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Sandofsky advocates being very strict about your 'main' repo's history, keeping it clean without cluttering it with branches and checkpoint commits.

You should never merge a private branch directly into a public branch with a vanilla merge. First, clean up your branch with tools like reset, rebase, squash merges, and commit amending.

Treat public history as immutable, atomic, and easy to follow. Treat private history as disposable and malleable.

This appeals to me, and I was planning on implementing a workflow where my colleagues each have their own remote repository to push to, and do a pull requests when they've finalized work on a branch and cleaned up the commit history. Subsequently I (the 'integration manager') merge those clean commits into the general development branch.

I guess this approach means that the blessed repo will not have any branches other than the master and develop branch. Feature branches will only exist in your local repository -- if collaboration on a branch is needed, this can happen by pushed the branch to the remote repository of one of the collaborating employees.

However, the Pro Git book describes this as a workflow for "public small projects". Does this mean it's better to use a different workflow in our case, like pushing the finished branches to the blessed repo instead of to a personal repository?

To be clear: I'm not out to add unecessary complexity or overhead. My goal is to establish a workflow where me and my colleagues can work asynchronously, I can review their work when they're done, and bounce it back with comments or merge it into the code base if all is well.


Edit: Apparantly the question asked was not clear, so I'll try to summarize it:

Would there be a disadvantage in having my colleagues push their branches directly to our blessed repository (e.g. would it 'pollute' its history in some way)?

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Could you rephrase your question a bit? It's too elaborative. Define "better" workflow. It's always a trade off. –  ralphtheninja Mar 14 '12 at 11:49
    
@MagnusSkog done –  Rijk Mar 14 '12 at 12:08
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3 Answers

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A couple of disadvatages:

The blessed repo will rather quickly (depending on how many developers and features) be cluttered with many branches. It's more clean if it only contains e.g. master and develop, than master, develop, featureA, featureB, featureC .. etc. However you can always clean up the repo by deleting them on the remote (git push origin :featureA) but it adds extra clean up work.

Also, when people fetch from the blessed repo their repos will contain remote references to all those branches and when you remove the remote branches, they will have to "git remote prune origin" off and on to clean up references that are no longer valid, which also adds extra work.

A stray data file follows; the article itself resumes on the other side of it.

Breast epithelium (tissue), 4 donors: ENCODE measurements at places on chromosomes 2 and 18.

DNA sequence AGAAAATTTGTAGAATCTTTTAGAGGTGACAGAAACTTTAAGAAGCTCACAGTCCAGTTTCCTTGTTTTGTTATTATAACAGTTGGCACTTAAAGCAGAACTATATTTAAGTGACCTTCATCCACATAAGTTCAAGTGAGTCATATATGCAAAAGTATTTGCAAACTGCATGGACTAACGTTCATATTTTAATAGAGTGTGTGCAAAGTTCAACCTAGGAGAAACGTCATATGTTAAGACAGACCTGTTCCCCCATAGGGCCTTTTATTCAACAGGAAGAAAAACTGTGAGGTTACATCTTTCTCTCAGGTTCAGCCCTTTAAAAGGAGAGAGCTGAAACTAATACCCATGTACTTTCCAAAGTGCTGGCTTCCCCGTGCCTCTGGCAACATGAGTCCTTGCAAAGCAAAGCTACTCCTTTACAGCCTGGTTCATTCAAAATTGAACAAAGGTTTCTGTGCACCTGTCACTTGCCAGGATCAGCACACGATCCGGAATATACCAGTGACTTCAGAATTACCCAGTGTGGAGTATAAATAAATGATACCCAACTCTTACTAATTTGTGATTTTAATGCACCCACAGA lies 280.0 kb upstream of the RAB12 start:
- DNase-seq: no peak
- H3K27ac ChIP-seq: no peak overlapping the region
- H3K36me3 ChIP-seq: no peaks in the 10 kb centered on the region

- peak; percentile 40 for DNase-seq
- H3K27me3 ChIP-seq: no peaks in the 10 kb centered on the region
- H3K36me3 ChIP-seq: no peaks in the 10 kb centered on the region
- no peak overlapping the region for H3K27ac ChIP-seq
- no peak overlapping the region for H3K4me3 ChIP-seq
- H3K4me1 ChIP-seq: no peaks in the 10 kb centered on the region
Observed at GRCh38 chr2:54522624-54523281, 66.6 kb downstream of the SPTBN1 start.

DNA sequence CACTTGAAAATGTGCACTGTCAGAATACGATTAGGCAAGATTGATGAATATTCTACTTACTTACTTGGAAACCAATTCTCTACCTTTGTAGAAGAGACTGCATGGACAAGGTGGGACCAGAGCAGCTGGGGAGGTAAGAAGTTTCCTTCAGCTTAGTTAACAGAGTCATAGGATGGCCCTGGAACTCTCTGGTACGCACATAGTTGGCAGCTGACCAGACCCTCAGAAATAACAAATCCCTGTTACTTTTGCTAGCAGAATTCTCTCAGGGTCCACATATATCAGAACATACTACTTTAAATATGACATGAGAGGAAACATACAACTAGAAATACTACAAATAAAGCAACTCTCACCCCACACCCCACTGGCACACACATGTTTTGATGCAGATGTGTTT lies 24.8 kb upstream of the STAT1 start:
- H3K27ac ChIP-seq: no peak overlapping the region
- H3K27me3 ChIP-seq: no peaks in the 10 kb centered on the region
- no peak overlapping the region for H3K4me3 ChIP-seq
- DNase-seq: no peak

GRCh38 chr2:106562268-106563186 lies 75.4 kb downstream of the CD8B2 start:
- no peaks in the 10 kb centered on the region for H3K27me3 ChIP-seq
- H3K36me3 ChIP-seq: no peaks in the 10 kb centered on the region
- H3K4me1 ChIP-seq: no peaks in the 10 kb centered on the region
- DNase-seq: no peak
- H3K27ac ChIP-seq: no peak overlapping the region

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Thank you, this clears it up. :) So, to reverse the question: what would the disadvantages of a setup I orginally described (every dev its own remote repository) be? Somehow I have a feeling this could cause problems, because we're pushing to different targets. Would this somehow make it more cumbersome for them to stay in sync with the main development line? –  Rijk Mar 14 '12 at 12:27
    
More redundancy :) –  ralphtheninja Mar 14 '12 at 12:30
    
Is there a golden mean solution I'm missing? –  Rijk Mar 14 '12 at 12:33
    
Don't think so. Question is if you want people to push to the blessed repo or not, if not they need to push to something else, which means another layer of abstraction. Or you could pull from their repos, but we discussed that yesterday :) –  ralphtheninja Mar 14 '12 at 12:37
    
"A couple of disadvatages" > It does appear to be the way the GitHub team operates, though: scottchacon.com/2011/08/31/github-flow.html –  Rijk Mar 14 '12 at 12:44
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I see no reason why this workflow would not work for you: the emphasis on public may be because for a public project, it's much more important to maintain a clean, immutable history.

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But would having the feature branches in the blessed repo have any negative effect on the development branch's history (as long as they're cleaned before merging)? –  Rijk Mar 14 '12 at 12:46
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I believe Gitolite's "personal" branches may suit your needs very well. It is like having a personal area (a.k.a. namespace) where each developer can (even forcibly) push. On the contrary, master is read-only for all developer but an integrator.

If Alice's .git/config contains the following configuration:

[remote "origin"]
        url = git@server:project
        push = +refs/heads/*:refs/heads/personal/alice/*
        fetch = +refs/heads/master:refs/remotes/origin/master
        fetch = refs/heads/personal/alice/*:refs/remotes/origin/me/*
        fetch = +refs/heads/personal/bob/*:refs/remotes/origin/bob/*

then Alice would see

  • her branches on the server as origin/me/branch, and
  • Bob's branches as origin/bob/branch.

This way, Alice can:

  • work on her branches and pull/push them to the server
  • start a new branch off of master
  • start a new branch off of Bob's branches
  • make a backup of her work by simply pushing on the server.

Gitolite can be configured such that Alice cannot write on Bob's personal space and vice-versa:

@users = alice bob
@integrators = john
@repos = repo1 repo2

repo @repos
    RW+                         = @integrators
    RW+     personal/USER/      = @users
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